The Philosophy and Literature discussion list was one of the first things that I discovered in the early nineties when I was tentatively exploring the wonders of the Web. It was the first academic discussion list I came across. And it was a freakshow. The level of debate was utterly pathetic; frankly, you could find far more intelligent discussions on the “alt” tier of Usenet in those days. Phil-Lit was populated by conservative academic cast-offs who couldn’t carry an argument past the level of smarmy name-calling. I remember one “philosophical” thread that involved the issue of “circular reasoning.” The earnest discussion concerned the obvious test cases of “Marxist criticism” and “feminist criticism,” all instances of which were held to indulge in “circular” and “unfalsfiable” argumentation. No specific instances of such “circular reasoning” were ever cited for discussion or dissection, but there was tremendously vigorous headnodding and numerous sober comparisons of these discourses with astrology. (I’m guessing that Marxist criticism was considered “circular” because it posited that “everything was class,” and feminist criticism because it posited that “everything was gender”–which for me led quickly to the question “Have you guys ever read any of the texts that you’re pontificating about?” followed by the qualifier “Oh, hey, that was a rhetorical question, because obviously you don’t read much of anything.”)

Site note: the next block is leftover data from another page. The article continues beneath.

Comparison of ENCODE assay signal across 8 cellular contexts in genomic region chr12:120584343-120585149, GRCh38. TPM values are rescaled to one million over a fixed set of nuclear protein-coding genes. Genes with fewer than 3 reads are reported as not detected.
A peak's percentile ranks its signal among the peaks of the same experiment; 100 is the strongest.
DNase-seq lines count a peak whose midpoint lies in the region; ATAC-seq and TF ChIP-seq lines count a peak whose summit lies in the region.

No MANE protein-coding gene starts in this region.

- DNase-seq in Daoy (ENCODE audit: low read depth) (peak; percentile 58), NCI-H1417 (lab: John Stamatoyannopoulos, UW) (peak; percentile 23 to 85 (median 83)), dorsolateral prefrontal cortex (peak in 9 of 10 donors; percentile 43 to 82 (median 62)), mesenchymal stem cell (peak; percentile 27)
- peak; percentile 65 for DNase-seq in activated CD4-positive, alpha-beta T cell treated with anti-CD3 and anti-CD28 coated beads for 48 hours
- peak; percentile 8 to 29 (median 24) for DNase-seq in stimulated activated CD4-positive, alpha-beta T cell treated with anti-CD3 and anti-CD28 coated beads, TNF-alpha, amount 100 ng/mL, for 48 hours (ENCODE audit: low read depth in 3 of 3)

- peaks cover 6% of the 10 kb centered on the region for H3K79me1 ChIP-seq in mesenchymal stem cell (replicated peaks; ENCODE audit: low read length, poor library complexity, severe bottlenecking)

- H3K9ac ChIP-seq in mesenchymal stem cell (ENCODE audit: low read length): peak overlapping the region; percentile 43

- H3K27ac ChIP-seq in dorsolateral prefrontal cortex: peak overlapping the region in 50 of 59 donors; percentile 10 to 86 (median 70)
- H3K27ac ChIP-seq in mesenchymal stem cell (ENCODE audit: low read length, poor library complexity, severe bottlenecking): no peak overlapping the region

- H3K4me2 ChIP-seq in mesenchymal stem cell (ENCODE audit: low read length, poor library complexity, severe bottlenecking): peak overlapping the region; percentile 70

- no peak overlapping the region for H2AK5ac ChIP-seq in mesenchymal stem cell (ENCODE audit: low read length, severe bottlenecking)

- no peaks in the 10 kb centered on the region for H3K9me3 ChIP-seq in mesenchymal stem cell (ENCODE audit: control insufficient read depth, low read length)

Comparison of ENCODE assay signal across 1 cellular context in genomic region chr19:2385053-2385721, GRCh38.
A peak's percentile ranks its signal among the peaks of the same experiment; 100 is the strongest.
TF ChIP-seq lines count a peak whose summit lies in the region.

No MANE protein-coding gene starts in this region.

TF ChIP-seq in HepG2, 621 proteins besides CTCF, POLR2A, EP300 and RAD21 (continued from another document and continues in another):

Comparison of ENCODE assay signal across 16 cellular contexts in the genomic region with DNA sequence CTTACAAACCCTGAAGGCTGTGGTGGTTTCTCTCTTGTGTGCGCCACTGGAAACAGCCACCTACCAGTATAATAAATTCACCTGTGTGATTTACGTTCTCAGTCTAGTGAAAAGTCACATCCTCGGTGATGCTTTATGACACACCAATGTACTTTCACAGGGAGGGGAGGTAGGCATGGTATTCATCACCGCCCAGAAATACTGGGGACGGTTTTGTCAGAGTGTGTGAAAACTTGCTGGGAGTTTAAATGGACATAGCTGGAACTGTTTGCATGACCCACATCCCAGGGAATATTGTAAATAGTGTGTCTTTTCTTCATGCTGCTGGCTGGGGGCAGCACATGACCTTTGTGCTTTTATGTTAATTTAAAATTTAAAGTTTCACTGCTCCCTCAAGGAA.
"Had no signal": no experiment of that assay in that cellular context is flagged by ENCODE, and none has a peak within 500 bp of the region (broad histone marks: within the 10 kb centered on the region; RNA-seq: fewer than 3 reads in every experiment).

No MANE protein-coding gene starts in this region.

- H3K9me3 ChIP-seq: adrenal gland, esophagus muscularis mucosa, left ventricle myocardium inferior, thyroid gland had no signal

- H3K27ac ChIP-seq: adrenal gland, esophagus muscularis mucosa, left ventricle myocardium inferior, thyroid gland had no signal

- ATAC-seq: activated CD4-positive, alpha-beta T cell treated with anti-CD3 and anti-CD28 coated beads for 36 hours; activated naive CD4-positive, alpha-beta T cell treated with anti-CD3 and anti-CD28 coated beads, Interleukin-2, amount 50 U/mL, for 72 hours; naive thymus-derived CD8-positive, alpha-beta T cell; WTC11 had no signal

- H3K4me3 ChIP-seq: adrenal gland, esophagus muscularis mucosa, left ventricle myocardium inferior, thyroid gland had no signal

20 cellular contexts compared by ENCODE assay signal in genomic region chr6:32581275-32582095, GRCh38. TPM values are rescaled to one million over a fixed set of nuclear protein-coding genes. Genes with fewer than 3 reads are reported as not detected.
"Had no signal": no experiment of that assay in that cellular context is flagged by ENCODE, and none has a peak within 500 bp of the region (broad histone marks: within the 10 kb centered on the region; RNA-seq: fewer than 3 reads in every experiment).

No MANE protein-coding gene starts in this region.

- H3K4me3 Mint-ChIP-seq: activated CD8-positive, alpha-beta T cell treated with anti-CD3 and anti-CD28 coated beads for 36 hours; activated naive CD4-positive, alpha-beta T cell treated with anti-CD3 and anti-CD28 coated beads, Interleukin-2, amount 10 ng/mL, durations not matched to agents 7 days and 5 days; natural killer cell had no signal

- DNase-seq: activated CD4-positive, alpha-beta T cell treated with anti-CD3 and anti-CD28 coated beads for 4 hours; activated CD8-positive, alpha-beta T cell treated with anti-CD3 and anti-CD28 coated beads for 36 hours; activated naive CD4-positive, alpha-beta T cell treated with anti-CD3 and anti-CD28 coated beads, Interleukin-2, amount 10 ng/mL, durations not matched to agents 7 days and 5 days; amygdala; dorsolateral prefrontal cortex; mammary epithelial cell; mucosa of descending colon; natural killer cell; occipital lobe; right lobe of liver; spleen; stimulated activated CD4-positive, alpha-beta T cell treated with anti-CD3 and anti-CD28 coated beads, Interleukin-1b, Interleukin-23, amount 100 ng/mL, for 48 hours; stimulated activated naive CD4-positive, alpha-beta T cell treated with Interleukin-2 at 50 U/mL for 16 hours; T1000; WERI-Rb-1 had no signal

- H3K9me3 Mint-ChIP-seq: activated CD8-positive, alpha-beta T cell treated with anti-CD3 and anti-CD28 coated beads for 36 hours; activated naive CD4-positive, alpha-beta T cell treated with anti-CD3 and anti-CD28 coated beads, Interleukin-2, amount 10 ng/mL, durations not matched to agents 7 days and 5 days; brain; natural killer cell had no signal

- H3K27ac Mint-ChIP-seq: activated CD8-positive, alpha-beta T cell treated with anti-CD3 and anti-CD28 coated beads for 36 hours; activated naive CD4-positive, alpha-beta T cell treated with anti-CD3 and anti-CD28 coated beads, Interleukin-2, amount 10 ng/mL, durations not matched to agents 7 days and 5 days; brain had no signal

I wrote some kind of indignant but reasonably professional rejoinder. It was one of my first forays in cyberspace. It went pretty much unnoticed on the discussion list, but I did get a scathing private email wishing me personal ill and promising to see that “my ilk would never be teaching his children.” This was from a senior professor at some California college.